“Albatross”--Hillary and Ben are young, intelligent, and in love. They have opportunities to travel, to explore, to reach for more and more. At least, that’s how Ben looks at it, as he begins seeking out yet another position with yet another university. They’d already moved across the world, from Virginia to New Zealand to appease his flightiness. And then from one island to another. It was only for a short time but the house the university provided was too cold, too damp, too small, too dark. Yet, Ben could never be happy, so he moves on again. Hillary must decide whether her movement depends on his and if her relationship with Ben is a happy one. And Ben must decide if his losses are worth the gains. Impeccably written, these characters feel so close to the reader, like you’re hearing the story through the phone, over miles of wires and satellite connections, as Hillary reveals the secrets of her New Zealand adventure.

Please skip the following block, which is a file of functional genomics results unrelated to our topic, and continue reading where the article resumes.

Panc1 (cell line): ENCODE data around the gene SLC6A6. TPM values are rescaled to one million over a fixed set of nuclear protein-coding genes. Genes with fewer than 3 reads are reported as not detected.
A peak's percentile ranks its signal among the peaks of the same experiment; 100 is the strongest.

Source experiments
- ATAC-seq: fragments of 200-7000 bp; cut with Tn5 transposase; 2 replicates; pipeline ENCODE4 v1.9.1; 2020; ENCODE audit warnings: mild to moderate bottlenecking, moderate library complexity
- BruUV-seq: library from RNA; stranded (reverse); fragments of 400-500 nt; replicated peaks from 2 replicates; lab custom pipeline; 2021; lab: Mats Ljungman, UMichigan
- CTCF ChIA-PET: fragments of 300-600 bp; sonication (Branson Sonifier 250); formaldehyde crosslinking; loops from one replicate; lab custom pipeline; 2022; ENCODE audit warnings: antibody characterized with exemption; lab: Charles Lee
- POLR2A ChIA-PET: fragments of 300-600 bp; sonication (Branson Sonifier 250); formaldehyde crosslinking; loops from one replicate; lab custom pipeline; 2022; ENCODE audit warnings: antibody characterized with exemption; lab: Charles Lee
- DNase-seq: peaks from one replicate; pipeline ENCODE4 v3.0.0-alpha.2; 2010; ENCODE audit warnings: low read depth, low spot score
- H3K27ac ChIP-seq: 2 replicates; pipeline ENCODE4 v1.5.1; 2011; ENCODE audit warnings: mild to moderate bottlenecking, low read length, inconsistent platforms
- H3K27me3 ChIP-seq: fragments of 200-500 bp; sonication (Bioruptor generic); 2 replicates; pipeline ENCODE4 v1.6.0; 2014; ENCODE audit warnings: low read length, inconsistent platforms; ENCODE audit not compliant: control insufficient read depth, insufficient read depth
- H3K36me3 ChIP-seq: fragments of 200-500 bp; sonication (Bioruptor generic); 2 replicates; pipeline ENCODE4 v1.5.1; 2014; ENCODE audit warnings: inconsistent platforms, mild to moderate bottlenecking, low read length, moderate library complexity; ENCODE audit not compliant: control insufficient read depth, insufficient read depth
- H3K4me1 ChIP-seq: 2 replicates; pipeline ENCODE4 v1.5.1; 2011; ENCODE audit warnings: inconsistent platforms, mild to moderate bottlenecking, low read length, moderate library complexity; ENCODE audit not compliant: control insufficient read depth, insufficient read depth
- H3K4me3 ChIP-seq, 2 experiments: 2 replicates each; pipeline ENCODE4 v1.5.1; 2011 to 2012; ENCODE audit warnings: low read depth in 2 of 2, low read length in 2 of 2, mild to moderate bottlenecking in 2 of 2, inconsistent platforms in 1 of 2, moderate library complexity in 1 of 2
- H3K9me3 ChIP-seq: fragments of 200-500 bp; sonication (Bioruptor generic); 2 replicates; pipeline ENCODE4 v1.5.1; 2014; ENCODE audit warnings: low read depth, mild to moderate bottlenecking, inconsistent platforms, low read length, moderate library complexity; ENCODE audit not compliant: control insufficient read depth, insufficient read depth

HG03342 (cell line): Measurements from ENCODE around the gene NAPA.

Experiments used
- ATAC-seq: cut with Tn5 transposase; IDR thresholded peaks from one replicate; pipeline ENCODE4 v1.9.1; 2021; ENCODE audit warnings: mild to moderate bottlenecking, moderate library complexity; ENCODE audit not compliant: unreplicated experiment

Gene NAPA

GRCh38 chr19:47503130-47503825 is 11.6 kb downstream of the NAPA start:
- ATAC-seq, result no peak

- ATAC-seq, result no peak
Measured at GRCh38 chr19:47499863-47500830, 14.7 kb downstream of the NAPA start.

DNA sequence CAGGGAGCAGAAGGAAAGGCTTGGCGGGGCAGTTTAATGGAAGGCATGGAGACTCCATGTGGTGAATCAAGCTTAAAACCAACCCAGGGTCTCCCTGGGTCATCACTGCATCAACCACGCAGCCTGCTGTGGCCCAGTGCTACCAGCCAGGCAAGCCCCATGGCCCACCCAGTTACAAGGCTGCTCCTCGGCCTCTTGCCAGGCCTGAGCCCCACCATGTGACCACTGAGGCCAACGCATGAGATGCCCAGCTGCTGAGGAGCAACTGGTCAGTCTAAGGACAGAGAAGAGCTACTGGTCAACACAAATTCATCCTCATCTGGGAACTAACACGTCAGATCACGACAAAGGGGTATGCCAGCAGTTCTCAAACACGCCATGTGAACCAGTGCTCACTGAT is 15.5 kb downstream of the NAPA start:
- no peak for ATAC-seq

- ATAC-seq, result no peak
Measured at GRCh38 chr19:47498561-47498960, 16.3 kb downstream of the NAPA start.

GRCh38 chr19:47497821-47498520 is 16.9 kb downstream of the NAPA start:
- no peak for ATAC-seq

“Essa”--This story felt like the beginning of a much longer one but was entirely stand alone. I think this one stuck out the most to me from the entire collection. Essa is a foundling, and a mixed race girl, in a small town of Ethan mostly made up of white people. She’s taken in by a local woman,30 years old, unmarried, and childless--Nadine. Nadine loves and cares for Essa but watches with despair as she grows up and begins to become a person completely unto herself. Who will Nadine be when she’s no longer taking care of Essa? Essa is barreling toward the future, youth and excitement fueling her desire to leave the small town she grew up in. Who will Essa become and who will she leave behind on her way there? The two women, mother and daughter, must move forward and find a way to maintain the bond that shaped their past.